Wednesday, August 8, 2012
Creativity - When to Stay, When to Walk Away
If you have read any of my offerings, it is obvious that I am rooted in nature; my basic source. I cannot complain, as I have been immersed in my wild landscape, which merges nicely with my inner wildness. When I am in this place of perfection, the unleashing begins. As long as I cannot hear (too many) sounds of human technology interrupting nature’s soundtrack, I’m good.
Last spring I tried to sit outdoors with a tape recorder to capture a variety of twilight birdsongs. I managed to get a few minutes here and there, but was shocked when I realized that I had to stop the recording frequently because of aircraft overhead or a random tractor passing by. I live in the woods, but not deep enough (for me). I started to focus on this inability to hear only natural sounds and basically freaked out because at times one would think that I lived near a major international airport. I do understand that there are military operations overhead. I hear them day and night and actually hear them now as I write this. There has been a great deal of controversy regarding the noise from people who reside in this region and along the inland Maine and New Hampshire border. It doesn’t matter.
The day before yesterday there were not enough hours in the day for me to create. I harvested, walked in fields and other wild places, wrote, spent time adding to my ongoing mandala and sang freely. The sun was hot and I liked it; sweat means you are alive. I had quiet time to reflect and I ate good ice cream.
Yesterday I took on a more serious assignment and got into technical, gritty work that meets today’s heavy issues head on. The subjects ranged from the environment to economics, global to regional, impossible to unimaginable. I often avoid writing about these issues, wanting to keep the bulk of my work uplifting and motivational. I want others to rejoice in the wild beauty of this planet and to see the significance of simple things like dragonflies, a spider web in light and shadows, and the understated bud that blossoms into something abounding and magnificent simply because it is meant to.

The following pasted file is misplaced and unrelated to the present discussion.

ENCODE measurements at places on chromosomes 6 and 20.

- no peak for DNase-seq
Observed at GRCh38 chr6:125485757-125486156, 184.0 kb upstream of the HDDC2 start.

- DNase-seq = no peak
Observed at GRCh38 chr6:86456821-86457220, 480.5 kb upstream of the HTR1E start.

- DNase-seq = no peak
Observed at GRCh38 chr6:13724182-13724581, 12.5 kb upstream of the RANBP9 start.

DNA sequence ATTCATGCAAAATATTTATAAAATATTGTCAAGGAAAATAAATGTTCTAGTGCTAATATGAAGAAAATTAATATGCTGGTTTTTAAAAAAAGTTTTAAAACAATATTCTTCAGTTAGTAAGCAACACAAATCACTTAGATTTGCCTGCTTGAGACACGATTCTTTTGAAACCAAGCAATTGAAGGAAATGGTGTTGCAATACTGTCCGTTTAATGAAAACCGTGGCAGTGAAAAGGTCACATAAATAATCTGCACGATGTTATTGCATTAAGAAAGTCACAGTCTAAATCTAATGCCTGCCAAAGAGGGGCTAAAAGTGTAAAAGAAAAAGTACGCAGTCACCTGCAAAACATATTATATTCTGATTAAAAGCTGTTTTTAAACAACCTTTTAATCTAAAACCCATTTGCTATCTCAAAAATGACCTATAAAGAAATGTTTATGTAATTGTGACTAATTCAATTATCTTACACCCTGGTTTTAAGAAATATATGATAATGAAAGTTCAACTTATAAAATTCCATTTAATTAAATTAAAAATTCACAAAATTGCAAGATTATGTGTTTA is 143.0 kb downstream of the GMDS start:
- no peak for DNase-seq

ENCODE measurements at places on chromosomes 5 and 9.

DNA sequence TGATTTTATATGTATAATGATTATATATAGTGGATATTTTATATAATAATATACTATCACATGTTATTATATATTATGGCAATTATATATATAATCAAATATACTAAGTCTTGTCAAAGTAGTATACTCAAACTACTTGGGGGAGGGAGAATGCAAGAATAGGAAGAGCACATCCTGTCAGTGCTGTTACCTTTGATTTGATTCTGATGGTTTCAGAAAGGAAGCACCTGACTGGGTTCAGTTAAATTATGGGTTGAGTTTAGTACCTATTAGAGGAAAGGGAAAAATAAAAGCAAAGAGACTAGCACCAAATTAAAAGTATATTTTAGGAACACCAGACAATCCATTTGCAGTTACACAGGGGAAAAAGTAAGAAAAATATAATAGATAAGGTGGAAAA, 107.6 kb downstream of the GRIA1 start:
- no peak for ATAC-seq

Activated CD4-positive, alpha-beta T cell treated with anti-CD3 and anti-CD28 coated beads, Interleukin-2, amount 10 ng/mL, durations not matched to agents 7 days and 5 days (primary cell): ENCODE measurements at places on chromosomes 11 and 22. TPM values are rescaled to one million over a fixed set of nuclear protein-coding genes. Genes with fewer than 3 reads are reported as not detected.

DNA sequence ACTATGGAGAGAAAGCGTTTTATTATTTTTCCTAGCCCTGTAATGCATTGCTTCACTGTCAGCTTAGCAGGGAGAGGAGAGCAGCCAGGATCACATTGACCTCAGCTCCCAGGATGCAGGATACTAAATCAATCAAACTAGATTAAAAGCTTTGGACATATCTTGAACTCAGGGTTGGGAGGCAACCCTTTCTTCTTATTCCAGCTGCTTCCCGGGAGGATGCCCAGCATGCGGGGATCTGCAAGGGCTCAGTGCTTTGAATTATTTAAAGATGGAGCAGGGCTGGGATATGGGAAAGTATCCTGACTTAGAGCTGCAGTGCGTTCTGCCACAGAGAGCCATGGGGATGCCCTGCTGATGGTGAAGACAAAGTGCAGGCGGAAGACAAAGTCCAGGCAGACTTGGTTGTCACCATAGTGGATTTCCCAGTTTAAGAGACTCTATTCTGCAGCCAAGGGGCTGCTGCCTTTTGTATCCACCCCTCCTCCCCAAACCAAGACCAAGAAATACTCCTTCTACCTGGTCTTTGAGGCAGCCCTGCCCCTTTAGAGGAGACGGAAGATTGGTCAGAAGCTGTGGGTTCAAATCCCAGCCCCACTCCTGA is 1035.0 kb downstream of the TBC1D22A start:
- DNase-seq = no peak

How often these simple pleasures are overlooked because we are caught up in the busyness of everyday mundane tasks. We become trapped in our own cycle of mediocrity.
At the end of the day, I finished my task of facing the ugliness that pecks away at us relentlessly and I was exhausted. Not in the way that I am fulfilled and want to collapse from sheer physical exhaustion and satisfaction from crawling around and bending over plants, weeds (to most) and flowers. My head was full like a sponge filled with water, oozing and dripping. I thought that there was no room for anything else, even the good things.
I went outside and rummaged around in the gardens, picking vegetables and the last of the wild black raspberries. I had no energy. I sat on the porch steps and watched the hummingbirds, which usually offer inspiration. I simply fell flat.
A few deep breaths afforded a small dose of liveliness, but it was quickly snuffed out when the jets roared overhead.
I accept that every day cannot be filled with seemingly unending joy. I walked past my unfinished artwork, out of tune cello and I drew a bath with lavender. As I soaked in the tub, my muscles, tense from over thinking, relaxed. Lavender has that affect on me.
I went to bed and read for a while, trying to ignore the normal sounds of an old farmhouse creaking. I tossed and turned throughout the night and woke up weary, heading for the coffee.
I sat in front of my computer sipping my coffee and opened an email. In it was a beautiful photo. That’s all it took to stir my senses. I studied the composition for a bit and felt the inspiration rise within. I walked away from the computer and dumped the rest of my coffee down the sink and got dressed.
Almost giddy, I found myself barefoot in the damp grass. The wild landscape called for me to go this way and that. Plants that were starting to flower the day before were in full bloom. I dashed inside to get my camera. The possibilities were endless.
I captured photos by the pond where the frogs seemed to be waiting for me. I am delighted that we have established trust; they no longer leap into the water (with a deep ker-plunk) when they hear me approach. They look at me and maintain their positions, allowing me to lean perilously over the edge to snap a photo.
My favorite moment was lingering in the field near a Ruby Meadowhawk; a dragonfly. He was vibrant and patient. If I had a mind to, I might have reached out and touched him. We communed for what seemed an eternity. I captured a few photos and imprinted his essence deep into a sacred place that will serve me in the days ahead.
I then harvested mint, marjoram and cat mint before assessing the goldenrod that is almost ready. I sat on my favorite log in the meadow by the pond and absorbed the stillness. The heaviness that was pressing down on my chest had lifted. I gave thanks to the Creator for the sum of what surrounds me; the absolute power of little miracles that are the basic core of who we are, as one.
Journal: Scarlet Lily